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As we wait for the hotly anticipated superhero/horror crossover “The New Mutants”, we discuss what it means for the future of the genre.

Type The New Mutants into your Google search bar and the first suggestion you’ll see is, “Is the New Mutants Cancelled?”

It’s a fair question. The first trailer for the horror-hero hybrid aired back in October 2017, but the film still hasn’t hit theaters. The powers that be have been relatively quiet over the past two years and factors like the Disney-Fox merger plus the silence surrounding the movie left many wary of its fate.

The ball got rolling again with the release of a new trailer on January 6. The film has been given an updated release date of April 3, 2020. After the cancellation of two previous releases in 2018 and 2019, fans are hopeful that this one will stick.

The New Mutants is a unique beast. Rather than focusing on the heavy-hitting action Marvel has become known for, this one has a darker and scarier tone that’s apparent in the trailer. In fact, part of the reason the film has been repeatedly pushed back has been to facilitate reshoots to make some sequences even scarier.

As a genre, horror has been creeping into the mainstream over the last decade, a trend that has spiked in the last few years.

This resurgence has brought us big-screen hits like Get Out (2017), A Quiet Place (2018), Hereditary (2018), and Andy Muschietti’s two-part adaptation of Stephen King’s It. Buzzfeed is running articles. The awards circuit is taking notice. And how many of us watched Bird Box (2018) on Netflix so we could join in the break-room chatter at work?

Likewise, superhero films have gone from niche films targeting comic book fans to record-breaking box office hits with the introduction of the Marvel Cinematic Universe. With so much movement in both genres, it’s pretty exciting to see them coming together in The New Mutants.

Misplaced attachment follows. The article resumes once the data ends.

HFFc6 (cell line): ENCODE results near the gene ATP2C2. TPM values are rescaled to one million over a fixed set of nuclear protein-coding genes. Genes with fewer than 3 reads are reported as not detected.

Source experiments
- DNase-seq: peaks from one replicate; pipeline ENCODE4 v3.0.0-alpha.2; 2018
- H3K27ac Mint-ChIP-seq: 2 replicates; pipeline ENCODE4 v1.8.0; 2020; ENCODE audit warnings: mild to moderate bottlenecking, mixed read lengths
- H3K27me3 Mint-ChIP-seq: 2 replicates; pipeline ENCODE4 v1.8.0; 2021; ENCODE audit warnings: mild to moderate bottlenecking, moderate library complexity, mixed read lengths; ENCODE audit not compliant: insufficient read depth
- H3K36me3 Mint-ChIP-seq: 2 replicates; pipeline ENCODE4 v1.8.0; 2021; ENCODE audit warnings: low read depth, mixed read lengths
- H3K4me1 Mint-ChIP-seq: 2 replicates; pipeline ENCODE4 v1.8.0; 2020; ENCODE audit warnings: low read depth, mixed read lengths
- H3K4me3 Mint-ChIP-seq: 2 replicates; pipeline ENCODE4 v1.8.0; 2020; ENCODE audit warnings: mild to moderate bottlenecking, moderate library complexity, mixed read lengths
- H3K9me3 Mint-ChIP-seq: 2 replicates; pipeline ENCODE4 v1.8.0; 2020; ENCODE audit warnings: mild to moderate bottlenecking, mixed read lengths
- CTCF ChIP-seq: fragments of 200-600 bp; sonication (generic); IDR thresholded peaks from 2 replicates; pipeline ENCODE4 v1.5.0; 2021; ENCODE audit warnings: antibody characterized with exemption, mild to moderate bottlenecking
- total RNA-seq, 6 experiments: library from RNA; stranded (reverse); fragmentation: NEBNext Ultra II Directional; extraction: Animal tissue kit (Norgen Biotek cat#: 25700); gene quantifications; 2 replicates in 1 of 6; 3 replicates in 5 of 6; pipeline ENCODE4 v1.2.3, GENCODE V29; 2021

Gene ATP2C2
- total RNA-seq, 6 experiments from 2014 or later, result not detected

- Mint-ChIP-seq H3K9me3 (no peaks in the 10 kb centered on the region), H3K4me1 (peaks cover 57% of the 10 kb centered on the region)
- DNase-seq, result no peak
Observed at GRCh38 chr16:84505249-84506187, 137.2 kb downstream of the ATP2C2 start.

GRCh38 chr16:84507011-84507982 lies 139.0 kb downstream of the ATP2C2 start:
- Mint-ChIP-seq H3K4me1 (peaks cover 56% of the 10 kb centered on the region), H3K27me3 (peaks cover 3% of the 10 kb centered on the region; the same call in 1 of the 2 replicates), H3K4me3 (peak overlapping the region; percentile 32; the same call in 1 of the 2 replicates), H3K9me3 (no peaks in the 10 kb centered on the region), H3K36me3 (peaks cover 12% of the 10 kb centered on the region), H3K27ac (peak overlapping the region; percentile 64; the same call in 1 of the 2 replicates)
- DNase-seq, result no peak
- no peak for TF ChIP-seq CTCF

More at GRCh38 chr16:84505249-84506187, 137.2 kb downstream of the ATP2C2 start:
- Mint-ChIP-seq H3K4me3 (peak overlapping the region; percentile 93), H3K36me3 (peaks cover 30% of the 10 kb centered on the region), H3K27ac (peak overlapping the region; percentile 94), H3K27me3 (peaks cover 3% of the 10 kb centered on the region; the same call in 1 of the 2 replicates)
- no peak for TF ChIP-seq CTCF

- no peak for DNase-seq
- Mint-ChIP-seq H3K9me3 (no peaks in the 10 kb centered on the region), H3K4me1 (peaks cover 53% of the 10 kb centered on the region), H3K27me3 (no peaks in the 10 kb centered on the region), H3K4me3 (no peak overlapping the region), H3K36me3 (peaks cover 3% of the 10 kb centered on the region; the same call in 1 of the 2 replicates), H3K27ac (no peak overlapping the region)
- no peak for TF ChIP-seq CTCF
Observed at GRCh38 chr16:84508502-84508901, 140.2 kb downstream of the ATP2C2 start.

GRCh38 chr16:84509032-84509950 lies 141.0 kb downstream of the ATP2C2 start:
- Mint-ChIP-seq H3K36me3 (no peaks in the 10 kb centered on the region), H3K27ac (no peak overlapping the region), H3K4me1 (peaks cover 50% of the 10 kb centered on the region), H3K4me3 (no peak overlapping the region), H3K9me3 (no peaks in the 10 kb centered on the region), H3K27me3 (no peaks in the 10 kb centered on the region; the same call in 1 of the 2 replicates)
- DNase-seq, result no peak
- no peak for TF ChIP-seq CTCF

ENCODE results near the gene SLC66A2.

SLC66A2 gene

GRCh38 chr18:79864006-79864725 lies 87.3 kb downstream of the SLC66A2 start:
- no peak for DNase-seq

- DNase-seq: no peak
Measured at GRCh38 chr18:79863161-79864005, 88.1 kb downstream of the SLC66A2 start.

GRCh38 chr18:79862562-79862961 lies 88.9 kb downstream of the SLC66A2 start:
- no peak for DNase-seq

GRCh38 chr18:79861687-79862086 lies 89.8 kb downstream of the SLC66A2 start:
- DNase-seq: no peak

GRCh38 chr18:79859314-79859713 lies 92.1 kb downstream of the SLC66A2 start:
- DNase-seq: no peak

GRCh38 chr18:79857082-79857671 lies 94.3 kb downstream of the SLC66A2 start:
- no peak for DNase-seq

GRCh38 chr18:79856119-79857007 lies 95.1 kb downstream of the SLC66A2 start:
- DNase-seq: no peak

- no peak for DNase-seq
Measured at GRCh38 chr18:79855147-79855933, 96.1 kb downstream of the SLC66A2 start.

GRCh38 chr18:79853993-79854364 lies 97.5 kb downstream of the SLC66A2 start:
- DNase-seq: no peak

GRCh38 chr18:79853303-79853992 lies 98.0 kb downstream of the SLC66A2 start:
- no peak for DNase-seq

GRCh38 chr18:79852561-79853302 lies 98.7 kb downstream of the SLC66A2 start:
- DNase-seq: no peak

The meshing of two now-popularized niche genres is pretty significant.

It marks a point in time where a major studio, Disney, that acquired The New Mutants in its merger with 20th Century Fox last year is willing to shell out some major cash to distribute a genre film to a wide audience. This shows confidence on the studio’s part in the film’s potential for success.

Horror used to be a gamble.

Unless you were selling a big-ticket name like Michael, Freddy, or Jason, executives exercised a level of caution treading such fright-filled waters. However, this new trend is opening the doors for more innovative, experimental horror and more horror across the board. If this trend continues, such movies may get more funding, which means bigger returns for studio executives and fans alike as the genre sweeps across theaters worldwide.

This is all speculation, but it is speculation rooted in fact.

More horror films are being released in theaters. Streaming services and network television alike have opened their doors to more small-screen horror stories. More people are viewing, so more movies are being made.

The same thing happened with Marvel’s superhero films. The meshing of the genres will introduce horror to fans who may have otherwise steered clear, and so the cycle continues.

The New Mutants stars Charlie Heaton (Stranger Things), Maisie Williams (Game of Thrones), and Anya Taylor-Joy (The Witch). The film will break into theaters on April 3, 2020.

Written by Lex Vranick

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